The Big Picture:
The northern expanse of Alaska's sub-arctic and arctic regions is a landmass so large that it boggles the mind. Imagine, if you will, an area larger than the state of Texas, but with fewer than 1400 miles of roads. Vast, empty tracts of land dotted with lakes and bisected by rivers that see little if any sport angling pressure. It sounds too good to be true, and for the most part, it is. The state's arctic region sees fewer than 50 days a year where the temperature is above 32°, and many lakes are icebound 320 days a year. While the rivers flow for perhaps 3-5 months a year in the arctic and sub-arctic, many are glacial main stems with turbid, low-to-zero-visibility water. Most of the angling opportunities lie in the clear water tributaries of the large glacial systems, as well as in the numerous lakes of the sub-arctic region.

The southwestern portion of the arctic hosts all 5 species of pacific salmon, and anglers also encounter grayling, northern pike, sheefish, Dolly Varden, arctic char, and lake trout. Rainbow trout are also available, but are mostly confined to the southern extreme of the region. Compared to the rest of Alaska, this area hosts few lodges and air services for the visiting angler, but there are a few options for the hardened ‘Do-It-Yourself’ fish-a-holic. Many of the rivers that flow into the Bering Sea have good-to-excellent angling opportunities, and there are outfitters that rent rafts and other goods for extended float trips, as well as provide air support for drop-off and pick-up. Unlike other ‘Do-It-Yourself’ trips, these trips represent a large financial outlay, and once you are out in the bush you are pretty much left to your own devices.

As with anyplace in Alaska that has seasonal abundance in the form of fish runs, brown bears often congregate in the area's southern and western river drainages to feed on the yearly bounty of salmon. Fishing and camping around bears is not without its risks, and while salmon runs and fishing results can often be predicted, bears can not. The United States Forest Service (USFS) has a tremendous amount of information on traveling and camping safely in bear country, and we strongly recommend reading this and getting a clear understanding of the essential practices. In addition to bears, the other hazard of the sub-arctic and arctic region is bugs. In the short summer season, the most abundant animals by far are the mosquitoes and black flies. Without netting, repellent, or perhaps a good stiff breeze, the swarms of biting insects in the region quickly become unbearable for most warm-blooded mammals. On any trip in the area, be sure to bring a Head Net, a "bug-fly" for your tent, lots of repellent, and a stout constitution.

Fly Fishing in the Arctic: When & Where To Go

Summer: June and July
Late May and early June in the southwestern sub-arctic is ice-out time, when the lakes open up and the fishing can begin in earnest. Pike, grayling, lake trout, Dolly Varden, and rainbow trout can provide great sport in the late spring- early summer as they feed on the out-migrating salmon fry. Try minnow patterns such as the Salmon Fry and Clouser minnow around lake outlets and in the clear tributaries of glacial main stems.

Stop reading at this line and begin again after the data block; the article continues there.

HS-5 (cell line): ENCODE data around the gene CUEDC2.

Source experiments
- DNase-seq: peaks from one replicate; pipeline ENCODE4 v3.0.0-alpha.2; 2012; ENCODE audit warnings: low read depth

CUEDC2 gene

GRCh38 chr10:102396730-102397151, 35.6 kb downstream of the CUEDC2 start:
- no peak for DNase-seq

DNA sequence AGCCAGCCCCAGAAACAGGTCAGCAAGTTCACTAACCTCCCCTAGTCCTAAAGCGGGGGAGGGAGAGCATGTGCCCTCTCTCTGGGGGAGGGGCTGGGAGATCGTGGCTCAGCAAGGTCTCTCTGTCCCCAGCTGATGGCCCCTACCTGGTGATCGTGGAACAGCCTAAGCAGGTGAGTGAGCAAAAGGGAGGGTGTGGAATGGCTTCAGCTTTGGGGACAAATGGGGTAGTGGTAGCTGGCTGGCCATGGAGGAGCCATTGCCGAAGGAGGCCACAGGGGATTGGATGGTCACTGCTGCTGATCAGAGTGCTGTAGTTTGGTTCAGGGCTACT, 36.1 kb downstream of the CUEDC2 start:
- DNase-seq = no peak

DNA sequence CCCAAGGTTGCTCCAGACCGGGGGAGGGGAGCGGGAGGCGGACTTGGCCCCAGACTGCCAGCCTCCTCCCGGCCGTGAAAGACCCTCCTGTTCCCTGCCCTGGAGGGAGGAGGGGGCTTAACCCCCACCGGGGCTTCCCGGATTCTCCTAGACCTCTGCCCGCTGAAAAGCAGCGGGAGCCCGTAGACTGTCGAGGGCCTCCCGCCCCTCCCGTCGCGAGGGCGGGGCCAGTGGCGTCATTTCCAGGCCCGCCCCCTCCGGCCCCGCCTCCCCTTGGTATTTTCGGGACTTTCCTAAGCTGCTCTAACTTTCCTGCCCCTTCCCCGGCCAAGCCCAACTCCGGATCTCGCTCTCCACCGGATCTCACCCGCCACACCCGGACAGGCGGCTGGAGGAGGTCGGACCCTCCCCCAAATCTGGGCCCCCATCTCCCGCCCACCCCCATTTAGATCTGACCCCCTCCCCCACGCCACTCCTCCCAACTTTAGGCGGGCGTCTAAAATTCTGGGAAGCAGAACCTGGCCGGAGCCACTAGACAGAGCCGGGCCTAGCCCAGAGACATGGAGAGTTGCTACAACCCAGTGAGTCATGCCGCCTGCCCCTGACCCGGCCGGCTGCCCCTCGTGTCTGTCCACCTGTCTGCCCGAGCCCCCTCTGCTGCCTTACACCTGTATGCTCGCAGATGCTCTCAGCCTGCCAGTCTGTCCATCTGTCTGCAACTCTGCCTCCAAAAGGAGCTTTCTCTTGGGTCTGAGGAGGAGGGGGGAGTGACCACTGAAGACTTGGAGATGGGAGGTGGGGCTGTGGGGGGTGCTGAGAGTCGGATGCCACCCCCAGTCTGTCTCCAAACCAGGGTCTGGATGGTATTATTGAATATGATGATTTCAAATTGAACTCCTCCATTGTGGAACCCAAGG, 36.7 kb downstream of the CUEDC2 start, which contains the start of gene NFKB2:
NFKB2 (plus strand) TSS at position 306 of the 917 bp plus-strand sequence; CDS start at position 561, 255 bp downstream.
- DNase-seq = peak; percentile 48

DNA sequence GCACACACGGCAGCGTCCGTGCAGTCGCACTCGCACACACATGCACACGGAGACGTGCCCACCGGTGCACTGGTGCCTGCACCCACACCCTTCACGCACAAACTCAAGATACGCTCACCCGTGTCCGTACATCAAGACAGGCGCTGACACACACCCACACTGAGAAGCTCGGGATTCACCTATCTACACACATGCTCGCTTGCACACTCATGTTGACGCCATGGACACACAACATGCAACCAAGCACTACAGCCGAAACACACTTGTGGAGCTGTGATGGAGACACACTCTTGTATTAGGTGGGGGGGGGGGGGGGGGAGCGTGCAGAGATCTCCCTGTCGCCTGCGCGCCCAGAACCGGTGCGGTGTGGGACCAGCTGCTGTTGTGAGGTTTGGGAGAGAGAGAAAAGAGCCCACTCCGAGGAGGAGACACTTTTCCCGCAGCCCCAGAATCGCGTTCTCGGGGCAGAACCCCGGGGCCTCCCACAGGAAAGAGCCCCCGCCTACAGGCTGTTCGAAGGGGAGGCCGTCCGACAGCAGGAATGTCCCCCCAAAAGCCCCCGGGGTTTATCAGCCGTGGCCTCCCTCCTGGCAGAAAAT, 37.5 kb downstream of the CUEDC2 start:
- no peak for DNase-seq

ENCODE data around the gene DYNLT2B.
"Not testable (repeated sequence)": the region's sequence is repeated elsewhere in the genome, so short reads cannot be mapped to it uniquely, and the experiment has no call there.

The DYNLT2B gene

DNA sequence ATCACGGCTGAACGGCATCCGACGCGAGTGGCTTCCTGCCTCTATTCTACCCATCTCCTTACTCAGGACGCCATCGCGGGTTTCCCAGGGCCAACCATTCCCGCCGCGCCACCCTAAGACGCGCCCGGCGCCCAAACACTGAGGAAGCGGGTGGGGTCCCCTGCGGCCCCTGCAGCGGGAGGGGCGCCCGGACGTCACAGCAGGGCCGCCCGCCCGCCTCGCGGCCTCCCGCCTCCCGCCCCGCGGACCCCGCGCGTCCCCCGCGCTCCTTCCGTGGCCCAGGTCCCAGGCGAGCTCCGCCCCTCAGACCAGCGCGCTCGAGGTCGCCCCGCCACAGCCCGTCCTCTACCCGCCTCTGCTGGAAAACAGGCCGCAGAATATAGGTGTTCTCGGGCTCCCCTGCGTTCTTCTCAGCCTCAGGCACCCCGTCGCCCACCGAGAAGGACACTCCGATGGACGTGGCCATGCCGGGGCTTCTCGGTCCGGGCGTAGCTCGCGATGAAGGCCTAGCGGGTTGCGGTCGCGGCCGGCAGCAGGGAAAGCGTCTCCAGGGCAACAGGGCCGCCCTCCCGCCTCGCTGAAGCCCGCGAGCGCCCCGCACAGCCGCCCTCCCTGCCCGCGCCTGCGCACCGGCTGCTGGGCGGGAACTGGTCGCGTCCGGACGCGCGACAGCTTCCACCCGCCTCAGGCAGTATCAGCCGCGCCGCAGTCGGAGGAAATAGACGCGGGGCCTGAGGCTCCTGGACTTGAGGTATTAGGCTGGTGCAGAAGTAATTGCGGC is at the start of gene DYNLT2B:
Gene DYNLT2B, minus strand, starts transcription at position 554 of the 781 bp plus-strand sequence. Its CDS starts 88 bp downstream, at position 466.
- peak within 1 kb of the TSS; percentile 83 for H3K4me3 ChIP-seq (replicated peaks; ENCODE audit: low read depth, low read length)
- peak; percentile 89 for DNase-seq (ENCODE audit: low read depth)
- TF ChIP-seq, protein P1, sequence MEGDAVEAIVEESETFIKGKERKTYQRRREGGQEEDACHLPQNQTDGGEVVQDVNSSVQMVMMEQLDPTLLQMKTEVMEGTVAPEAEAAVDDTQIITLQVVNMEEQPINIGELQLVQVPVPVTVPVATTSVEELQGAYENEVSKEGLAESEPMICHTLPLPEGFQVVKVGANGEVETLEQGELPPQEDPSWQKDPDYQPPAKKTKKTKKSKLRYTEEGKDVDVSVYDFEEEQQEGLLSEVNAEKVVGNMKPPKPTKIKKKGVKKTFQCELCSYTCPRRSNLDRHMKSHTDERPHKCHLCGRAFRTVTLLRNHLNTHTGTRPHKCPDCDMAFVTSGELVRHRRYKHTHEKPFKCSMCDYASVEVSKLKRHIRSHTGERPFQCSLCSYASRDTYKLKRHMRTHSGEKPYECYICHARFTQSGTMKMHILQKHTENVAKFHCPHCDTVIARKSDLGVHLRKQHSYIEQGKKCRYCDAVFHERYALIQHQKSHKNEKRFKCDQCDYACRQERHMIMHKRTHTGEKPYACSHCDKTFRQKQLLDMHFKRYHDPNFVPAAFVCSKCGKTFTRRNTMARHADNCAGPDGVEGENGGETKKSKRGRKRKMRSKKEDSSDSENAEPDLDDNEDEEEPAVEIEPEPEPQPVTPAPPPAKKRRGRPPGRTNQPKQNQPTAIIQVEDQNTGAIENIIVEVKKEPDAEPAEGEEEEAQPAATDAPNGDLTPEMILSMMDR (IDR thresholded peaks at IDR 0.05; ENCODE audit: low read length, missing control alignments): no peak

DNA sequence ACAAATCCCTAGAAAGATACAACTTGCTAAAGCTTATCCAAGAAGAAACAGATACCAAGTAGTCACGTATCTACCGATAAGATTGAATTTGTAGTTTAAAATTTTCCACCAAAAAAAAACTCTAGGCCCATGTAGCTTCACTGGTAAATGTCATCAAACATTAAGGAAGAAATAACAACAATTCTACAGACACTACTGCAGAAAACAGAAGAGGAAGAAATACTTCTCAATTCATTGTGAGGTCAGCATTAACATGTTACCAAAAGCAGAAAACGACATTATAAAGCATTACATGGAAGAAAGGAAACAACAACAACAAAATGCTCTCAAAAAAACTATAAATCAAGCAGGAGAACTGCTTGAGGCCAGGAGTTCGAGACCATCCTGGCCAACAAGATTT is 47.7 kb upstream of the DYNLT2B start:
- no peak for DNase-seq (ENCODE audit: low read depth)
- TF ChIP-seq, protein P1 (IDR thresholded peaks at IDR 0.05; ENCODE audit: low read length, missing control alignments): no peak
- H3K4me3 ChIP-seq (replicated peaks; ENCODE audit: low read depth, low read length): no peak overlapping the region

Above the arctic circle, the "midnight sun" shines 24 hours a day in late June, and this abundant daylight also provides the backdrop for the short and intense salmon runs of the region. Kings, sockeye, and chum are available in the western coastal rivers region during late June and July. Fishing is often good at tributary mouths, where clear water pockets can be found in an otherwise unfishable glacial river. For kings, try big, two-toned patterns like the Guide Intruder as well as the Fat Freddie and the Hareball Leech. Reds often respond well to small, sparsely dressed patterns like the Sockeye Lantern, and chums go for all things chartreuse and cerise.

Sheefish are also available during June and July. Try larger bait fish patterns like the Bad Sea Habit in Green or a Marabou Madness, and remember to fish them deep. Sheefish are found from headwater lakes to tidewater sloughs in some rivers of the region, and these "tarpon of the north" can be great sport on mid-weight fly tackle.

Late summer: August and September
By August, many of the southwestern arctic region's coho runs are in full swing, while the earlier runs of reds, kings, and chums are already dying off post-spawn. Coho can be caught with many techniques using different groups of flies, and the angler-in-the-know will have a wide selection, including surface flies like Popper Wogs, streamers such as the Dolly Llama and Starlite Leech, and dead-drift flies such as the Egg Sucking Leech and the Coho Kryptonite. Rainbow trout, Dolly Varden, and grayling go into predatory mode as the salmon spawn, and often position themselves right behind spawning pairs to eat stray eggs that drift out of the redd. Beads in an assortment of colors are the go-to option right now, but the well-versed angler will also have a collection of Battle Creek Specials, Glo-Bugs, and other "soft" eggs at hand.

Elsewhere in the arctic region, the last of the salmon are spawning as the first snow of the year flies in September. Sheefish are still available, as well as the odd late Dolly Varden feeding on decomposing salmon carcasses. September is also "last casts" for pike, as their lakes and rivers will soon be icebound for the remainder of the year. Large leech patterns and two-toned streamers like the Flashtail Whistler are the meal ticket for these late season water-wolves.